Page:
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Inshell, kernel prices rise on isolated demand 

April 22, 2024

Prices for assessed Eastern U.S.-variety inshell rose in the global pecan market during the week ending on Monday on two large-volume purchases.   

A U.S. trader bought about a million lbs of Desirable, Stuart, and Excel, the most significant sale volumes recorded for those varieties in recent months. The volume will be shipped to China and another overseas buyer. 

The sales cleared the last Eastern varieties from cold storage. While growers might have a few loads left in cold storage, sources said the remaining volume is negligible.   

“There is pretty much no commercial product left in Georgia,” said the U.S. trader on Friday. 

The trades during the April 15-22 assessment period do not show renewed demand from Chinese buyers, who have expressed that their stocks are full, sources said.  

“This was one customer in particular,” said the U.S. trader on Monday. “It’s not like there’s a lot of action over there. Chinese demand is not there.”  

The movement of Eastern varieties, bought mainly by Chinese buyers earlier in the season, has been slow for the past few months. Previously, the last Stuart trade was reported on March 13, while the last Desirable trade on January 9.    

In other inshell activity, W Wichita and W Schley traded at $3.35/pt FOB Mexico and $3.35/pt FOB Texas, respectively.  

Stratamarkets assessed W Wichita at $3.40/pt CNF Texas, down 25 cents/pt on the week but above its 24-week average. The assessed W Wichita price has only dipped below $3.40/pt CNF Texas twice since February 23. Before then, the price had been below that $3.40/pt CNF Texas level since November 3 of last year.  

There are now an estimated 5-10 million lbs of inshell left in the U.S., and less than 5 million lbs in Mexico, growers estimate. Much of that supply will remain in cold storage until prices rise, several sources predicted. 

Kernel 

The assessed Fancy Jr Mam H price jumped by 16 cents to $4.66/lb FOB Texas on brisker trade as some shellers managed to land higher-priced sales to buyers in Europe and the Middle East.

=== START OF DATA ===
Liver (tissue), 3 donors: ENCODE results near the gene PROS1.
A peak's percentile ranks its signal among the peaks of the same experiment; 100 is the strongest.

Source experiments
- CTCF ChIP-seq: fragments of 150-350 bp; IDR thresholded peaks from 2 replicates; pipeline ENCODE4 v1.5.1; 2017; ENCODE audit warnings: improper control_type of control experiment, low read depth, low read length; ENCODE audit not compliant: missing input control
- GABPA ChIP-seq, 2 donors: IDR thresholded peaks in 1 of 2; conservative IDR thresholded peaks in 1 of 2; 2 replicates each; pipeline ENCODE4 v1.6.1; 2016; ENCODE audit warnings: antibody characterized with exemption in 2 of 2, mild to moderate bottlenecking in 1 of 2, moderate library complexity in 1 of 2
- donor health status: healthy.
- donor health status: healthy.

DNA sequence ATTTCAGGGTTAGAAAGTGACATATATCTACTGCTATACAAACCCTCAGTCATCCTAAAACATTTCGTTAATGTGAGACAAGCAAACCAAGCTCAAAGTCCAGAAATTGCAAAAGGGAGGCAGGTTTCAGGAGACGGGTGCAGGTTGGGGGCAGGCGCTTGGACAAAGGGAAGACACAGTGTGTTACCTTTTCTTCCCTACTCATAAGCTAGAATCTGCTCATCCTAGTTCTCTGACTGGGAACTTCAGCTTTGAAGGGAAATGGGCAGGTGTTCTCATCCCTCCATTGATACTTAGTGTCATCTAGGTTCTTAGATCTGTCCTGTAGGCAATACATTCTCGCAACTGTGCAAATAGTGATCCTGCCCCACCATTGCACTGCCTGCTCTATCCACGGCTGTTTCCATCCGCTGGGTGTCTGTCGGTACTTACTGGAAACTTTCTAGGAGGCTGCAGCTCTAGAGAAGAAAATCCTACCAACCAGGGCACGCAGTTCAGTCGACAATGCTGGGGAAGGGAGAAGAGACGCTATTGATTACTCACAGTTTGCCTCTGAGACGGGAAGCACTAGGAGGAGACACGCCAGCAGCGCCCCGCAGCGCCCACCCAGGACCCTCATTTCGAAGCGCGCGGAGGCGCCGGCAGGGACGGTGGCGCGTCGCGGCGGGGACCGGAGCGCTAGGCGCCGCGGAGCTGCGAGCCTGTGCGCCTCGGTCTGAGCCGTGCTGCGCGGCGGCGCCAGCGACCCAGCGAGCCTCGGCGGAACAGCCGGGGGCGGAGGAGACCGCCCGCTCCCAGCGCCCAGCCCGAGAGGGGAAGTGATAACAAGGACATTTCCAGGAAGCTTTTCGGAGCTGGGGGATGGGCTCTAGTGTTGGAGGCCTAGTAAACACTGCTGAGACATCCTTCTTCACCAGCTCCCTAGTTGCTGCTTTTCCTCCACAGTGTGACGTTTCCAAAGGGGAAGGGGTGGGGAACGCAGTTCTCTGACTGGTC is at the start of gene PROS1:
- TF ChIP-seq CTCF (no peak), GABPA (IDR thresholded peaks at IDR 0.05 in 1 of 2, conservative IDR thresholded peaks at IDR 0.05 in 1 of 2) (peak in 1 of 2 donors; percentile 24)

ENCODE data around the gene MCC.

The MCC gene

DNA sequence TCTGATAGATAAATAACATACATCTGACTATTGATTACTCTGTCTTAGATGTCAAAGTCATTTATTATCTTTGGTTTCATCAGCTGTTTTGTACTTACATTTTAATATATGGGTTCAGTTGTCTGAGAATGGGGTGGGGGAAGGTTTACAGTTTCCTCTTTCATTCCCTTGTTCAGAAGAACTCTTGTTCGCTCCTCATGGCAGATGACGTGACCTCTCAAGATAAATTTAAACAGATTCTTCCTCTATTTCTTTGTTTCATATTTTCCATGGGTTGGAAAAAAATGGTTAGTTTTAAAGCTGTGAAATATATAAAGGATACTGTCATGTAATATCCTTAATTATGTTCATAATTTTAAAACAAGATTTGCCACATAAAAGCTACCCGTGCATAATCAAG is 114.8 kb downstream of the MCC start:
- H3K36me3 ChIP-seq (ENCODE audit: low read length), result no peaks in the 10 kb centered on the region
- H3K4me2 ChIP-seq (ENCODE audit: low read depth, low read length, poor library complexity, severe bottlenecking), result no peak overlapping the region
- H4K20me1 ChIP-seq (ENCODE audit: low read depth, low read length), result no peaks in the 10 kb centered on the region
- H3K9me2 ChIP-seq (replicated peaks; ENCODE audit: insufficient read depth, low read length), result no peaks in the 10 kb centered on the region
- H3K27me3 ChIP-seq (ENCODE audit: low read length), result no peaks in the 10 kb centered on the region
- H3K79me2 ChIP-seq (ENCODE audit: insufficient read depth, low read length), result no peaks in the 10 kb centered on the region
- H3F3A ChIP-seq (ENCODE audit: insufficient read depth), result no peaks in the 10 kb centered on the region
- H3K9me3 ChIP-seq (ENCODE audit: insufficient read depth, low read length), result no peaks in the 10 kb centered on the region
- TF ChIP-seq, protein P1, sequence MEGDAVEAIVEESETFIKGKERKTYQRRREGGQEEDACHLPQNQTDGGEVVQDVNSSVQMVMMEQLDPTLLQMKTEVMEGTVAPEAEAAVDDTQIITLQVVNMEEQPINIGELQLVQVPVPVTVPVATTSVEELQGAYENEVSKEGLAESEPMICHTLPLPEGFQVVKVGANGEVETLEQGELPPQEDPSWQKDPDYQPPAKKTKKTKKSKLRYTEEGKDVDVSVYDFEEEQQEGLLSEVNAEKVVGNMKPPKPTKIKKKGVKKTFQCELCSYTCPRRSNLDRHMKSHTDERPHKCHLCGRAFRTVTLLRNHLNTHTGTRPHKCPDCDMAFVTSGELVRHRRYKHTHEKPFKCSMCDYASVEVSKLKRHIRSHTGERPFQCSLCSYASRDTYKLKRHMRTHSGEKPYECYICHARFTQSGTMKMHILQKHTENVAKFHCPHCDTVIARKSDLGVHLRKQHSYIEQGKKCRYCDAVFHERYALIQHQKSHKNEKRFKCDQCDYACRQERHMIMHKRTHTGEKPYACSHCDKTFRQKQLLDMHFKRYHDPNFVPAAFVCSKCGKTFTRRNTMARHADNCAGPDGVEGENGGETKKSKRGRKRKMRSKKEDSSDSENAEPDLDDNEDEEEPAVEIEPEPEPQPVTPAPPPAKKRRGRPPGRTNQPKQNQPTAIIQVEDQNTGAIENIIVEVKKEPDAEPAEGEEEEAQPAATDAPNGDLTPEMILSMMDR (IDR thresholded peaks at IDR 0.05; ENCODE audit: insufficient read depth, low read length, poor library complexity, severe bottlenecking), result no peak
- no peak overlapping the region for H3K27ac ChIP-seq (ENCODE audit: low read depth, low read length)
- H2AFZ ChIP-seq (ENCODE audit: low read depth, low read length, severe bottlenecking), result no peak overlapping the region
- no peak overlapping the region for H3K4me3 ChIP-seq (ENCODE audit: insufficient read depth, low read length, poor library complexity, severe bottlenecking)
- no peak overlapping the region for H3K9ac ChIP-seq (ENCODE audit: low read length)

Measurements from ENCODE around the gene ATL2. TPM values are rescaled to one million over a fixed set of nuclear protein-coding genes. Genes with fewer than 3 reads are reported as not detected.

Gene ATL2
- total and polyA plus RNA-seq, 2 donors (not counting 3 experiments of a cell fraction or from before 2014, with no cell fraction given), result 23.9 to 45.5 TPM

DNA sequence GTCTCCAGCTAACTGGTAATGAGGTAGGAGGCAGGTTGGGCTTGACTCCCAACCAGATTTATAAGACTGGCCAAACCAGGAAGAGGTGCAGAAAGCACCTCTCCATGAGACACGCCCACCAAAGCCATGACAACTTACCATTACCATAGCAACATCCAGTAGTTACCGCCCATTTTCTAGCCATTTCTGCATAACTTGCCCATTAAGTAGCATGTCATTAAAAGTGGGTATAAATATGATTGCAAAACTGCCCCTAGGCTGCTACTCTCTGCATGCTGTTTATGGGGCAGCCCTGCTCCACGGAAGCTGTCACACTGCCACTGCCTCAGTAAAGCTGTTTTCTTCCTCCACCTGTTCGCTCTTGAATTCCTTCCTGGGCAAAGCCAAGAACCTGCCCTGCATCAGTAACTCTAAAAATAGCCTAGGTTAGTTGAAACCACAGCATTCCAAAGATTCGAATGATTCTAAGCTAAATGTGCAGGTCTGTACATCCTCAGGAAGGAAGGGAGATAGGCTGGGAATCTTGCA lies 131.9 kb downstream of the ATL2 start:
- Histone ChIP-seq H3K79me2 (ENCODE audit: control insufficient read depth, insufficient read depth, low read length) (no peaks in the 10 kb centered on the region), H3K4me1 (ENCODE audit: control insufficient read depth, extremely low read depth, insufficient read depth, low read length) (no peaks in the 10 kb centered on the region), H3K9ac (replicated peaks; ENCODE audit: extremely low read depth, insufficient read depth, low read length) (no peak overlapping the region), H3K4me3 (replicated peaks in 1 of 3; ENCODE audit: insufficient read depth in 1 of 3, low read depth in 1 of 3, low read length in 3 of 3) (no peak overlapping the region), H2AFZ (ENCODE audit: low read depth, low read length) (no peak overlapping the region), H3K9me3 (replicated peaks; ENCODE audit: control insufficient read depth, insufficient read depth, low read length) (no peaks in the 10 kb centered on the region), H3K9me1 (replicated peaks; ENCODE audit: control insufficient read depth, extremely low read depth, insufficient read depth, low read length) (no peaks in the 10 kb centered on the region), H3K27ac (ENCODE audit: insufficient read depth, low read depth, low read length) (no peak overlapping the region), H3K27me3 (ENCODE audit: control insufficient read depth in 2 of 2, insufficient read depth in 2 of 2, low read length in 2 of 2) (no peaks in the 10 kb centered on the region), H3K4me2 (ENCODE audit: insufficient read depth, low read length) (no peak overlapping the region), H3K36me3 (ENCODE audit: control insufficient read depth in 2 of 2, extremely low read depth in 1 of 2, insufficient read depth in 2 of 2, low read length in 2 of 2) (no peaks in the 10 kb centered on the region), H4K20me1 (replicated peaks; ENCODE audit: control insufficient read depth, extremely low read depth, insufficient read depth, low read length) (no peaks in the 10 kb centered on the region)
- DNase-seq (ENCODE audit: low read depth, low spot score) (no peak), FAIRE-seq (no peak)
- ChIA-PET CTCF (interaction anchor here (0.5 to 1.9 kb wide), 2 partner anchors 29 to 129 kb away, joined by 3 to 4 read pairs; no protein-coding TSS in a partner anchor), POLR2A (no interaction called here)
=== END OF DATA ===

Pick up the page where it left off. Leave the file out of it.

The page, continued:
The rise in value on the item happened a week after the assessed price fell by 3 cents.  There were five reported sales this week compared to two during the last.  

The assessed Fancy Med Pcs price also rose, climbing 18 cents to $4.63/lb FOB Texas. Fancy Lge Pcs remained flat while Fancy Mam H fell gave up 10 cents.  

Despite the price increases this week, sellers’ sentiment is that demand is lagging compared to earlier this year and the same period last year.   

“The demand has really gone away in the past few weeks,” said one U.S. sheller on Tuesday.  

Demand has slowed in Europe as a weak Euro and high inflation staunch retail sales. Currently, the price of pecans on store shelves in Europe are higher than €10/kg, which has pushed end users toward more less expensive tree nuts.    

“That is a mental barrier for the end user,” one Dutch trader said of the high price on Tuesday.  

With retail sales moving slowly, European buyers feel that they are covered. Those who do need more are waiting until the fall to see if prices drop.     

The range between trade and offer prices was wide on several items as some shellers sold at lower prices to keep money flowing.  

“Some shellers still need to keep the cash flow going, so they are lowering their prices to keep the cash flow coming in,” the U.S. sheller said.  

Sales to Israel, which usually buys many halves from the U.S., have slowed in recent weeks as the country remains embroiled in conflict. While sales to other Middle Eastern countries have remained steady, sellers are finding it harder to ship as freight times have increased to about 70 days – about the double the time as last year- and freight costs have jumped for both dry and refrigerated containers.  

Additionally, some insurers have stopped covering Middle Eastern routes. 

“Our insurance carrier isn’t insuring Israel and Lebanon anymore,” said the U.S. trader. “We don’t have a lot of incentives to sell on those routes. Our product will be out on the water for at least two months, and with the war happening, who knows what can happen.”     

A Mexican sheller confirmed that insurers in that country also no longer cover the rates, prompting sellers to require payment upfront.  

“You have to get cash for it; either that or they have to prepay,” said one Mexican sheller on Monday. “It’s the only way.”    

Meanwhile, the USDA revealed on Monday that it is reallocating the 3.3 million lbs of its 6.2 million lb Section 32 order of pieces that had been up in the air after a company backed out of fulfilling part of the order, sources said.

The lack of movement on the award had made shellers anxious, as they had hoped that sweeping those pieces out of the kernel supply would raise prices.   

South Africa   

Chinese buyers have signaled their interest to start buying South African new crop in earnest next month to restock their supply by midsummer, a grower in South Africa said.  

For now, Chinese buyers have shown little interest in buying from South African because their coffers are still full with U.S. stocks, sources said.  

South African growers reported one more trade to Chinese buyers during the assessment period, but that sale was an anomaly.  

The sale recorded this week was for Wichita inshell with a 58% yield and a nut count of 150 per kilo for $5.20/kg CIF China. That’s in line with the other few sales that the country has sold so far this year for its new crop, which growers plan to begin harvesting in mid-May.